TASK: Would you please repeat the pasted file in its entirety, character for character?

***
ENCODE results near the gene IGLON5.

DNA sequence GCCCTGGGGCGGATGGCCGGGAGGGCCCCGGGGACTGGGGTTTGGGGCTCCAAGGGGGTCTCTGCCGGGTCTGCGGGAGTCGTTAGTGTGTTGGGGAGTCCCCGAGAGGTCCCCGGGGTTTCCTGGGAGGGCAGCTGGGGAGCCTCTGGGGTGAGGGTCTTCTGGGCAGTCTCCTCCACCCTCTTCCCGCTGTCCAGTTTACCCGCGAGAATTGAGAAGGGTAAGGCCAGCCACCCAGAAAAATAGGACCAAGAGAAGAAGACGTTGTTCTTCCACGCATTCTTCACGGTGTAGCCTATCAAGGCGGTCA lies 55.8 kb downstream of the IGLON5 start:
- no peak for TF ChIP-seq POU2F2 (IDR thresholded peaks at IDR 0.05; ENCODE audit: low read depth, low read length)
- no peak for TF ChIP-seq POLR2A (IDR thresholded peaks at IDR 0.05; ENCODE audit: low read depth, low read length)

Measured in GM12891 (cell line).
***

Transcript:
ENCODE results near the gene IGLON5.

DNA sequence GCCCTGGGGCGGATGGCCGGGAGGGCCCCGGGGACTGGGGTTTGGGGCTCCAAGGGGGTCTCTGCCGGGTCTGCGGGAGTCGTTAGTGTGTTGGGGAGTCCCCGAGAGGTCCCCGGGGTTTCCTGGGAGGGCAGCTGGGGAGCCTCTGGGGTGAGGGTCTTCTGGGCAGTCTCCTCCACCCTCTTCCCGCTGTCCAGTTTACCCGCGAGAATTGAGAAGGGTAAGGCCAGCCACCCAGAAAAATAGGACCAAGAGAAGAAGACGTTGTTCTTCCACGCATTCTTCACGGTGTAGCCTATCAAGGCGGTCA lies 55.8 kb downstream of the IGLON5 start:
- no peak for TF ChIP-seq POU2F2 (IDR thresholded peaks at IDR 0.05; ENCODE audit: low read depth, low read length)
- no peak for TF ChIP-seq POLR2A (IDR thresholded peaks at IDR 0.05; ENCODE audit: low read depth, low read length)

Measured in GM12891 (cell line).